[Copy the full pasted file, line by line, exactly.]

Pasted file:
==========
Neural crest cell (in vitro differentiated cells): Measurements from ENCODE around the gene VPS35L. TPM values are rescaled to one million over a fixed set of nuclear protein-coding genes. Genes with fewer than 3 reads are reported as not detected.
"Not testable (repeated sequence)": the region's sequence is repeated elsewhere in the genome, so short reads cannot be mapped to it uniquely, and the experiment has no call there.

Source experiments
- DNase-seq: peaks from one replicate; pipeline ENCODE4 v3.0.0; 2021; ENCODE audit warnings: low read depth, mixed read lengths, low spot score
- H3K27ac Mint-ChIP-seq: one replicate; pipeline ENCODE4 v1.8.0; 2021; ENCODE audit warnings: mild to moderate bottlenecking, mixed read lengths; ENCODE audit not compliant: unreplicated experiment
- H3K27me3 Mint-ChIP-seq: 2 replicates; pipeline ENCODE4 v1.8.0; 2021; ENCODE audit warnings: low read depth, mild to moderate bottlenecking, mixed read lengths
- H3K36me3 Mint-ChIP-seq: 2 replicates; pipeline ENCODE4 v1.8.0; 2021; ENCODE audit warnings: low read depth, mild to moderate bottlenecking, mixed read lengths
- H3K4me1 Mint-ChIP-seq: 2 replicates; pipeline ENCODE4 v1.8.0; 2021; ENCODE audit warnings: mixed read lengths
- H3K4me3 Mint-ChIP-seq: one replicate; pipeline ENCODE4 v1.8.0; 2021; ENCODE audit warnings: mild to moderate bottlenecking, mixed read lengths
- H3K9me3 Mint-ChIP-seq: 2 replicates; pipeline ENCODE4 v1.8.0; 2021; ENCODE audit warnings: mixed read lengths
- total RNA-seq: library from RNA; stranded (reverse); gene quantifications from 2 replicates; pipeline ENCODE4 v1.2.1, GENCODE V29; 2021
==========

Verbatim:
Neural crest cell (in vitro differentiated cells): Measurements from ENCODE around the gene VPS35L. TPM values are rescaled to one million over a fixed set of nuclear protein-coding genes. Genes with fewer than 3 reads are reported as not detected.
"Not testable (repeated sequence)": the region's sequence is repeated elsewhere in the genome, so short reads cannot be mapped to it uniquely, and the experiment has no call there.

Source experiments
- DNase-seq: peaks from one replicate; pipeline ENCODE4 v3.0.0; 2021; ENCODE audit warnings: low read depth, mixed read lengths, low spot score
- H3K27ac Mint-ChIP-seq: one replicate; pipeline ENCODE4 v1.8.0; 2021; ENCODE audit warnings: mild to moderate bottlenecking, mixed read lengths; ENCODE audit not compliant: unreplicated experiment
- H3K27me3 Mint-ChIP-seq: 2 replicates; pipeline ENCODE4 v1.8.0; 2021; ENCODE audit warnings: low read depth, mild to moderate bottlenecking, mixed read lengths
- H3K36me3 Mint-ChIP-seq: 2 replicates; pipeline ENCODE4 v1.8.0; 2021; ENCODE audit warnings: low read depth, mild to moderate bottlenecking, mixed read lengths
- H3K4me1 Mint-ChIP-seq: 2 replicates; pipeline ENCODE4 v1.8.0; 2021; ENCODE audit warnings: mixed read lengths
- H3K4me3 Mint-ChIP-seq: one replicate; pipeline ENCODE4 v1.8.0; 2021; ENCODE audit warnings: mild to moderate bottlenecking, mixed read lengths
- H3K9me3 Mint-ChIP-seq: 2 replicates; pipeline ENCODE4 v1.8.0; 2021; ENCODE audit warnings: mixed read lengths
- total RNA-seq: library from RNA; stranded (reverse); gene quantifications from 2 replicates; pipeline ENCODE4 v1.2.1, GENCODE V29; 2021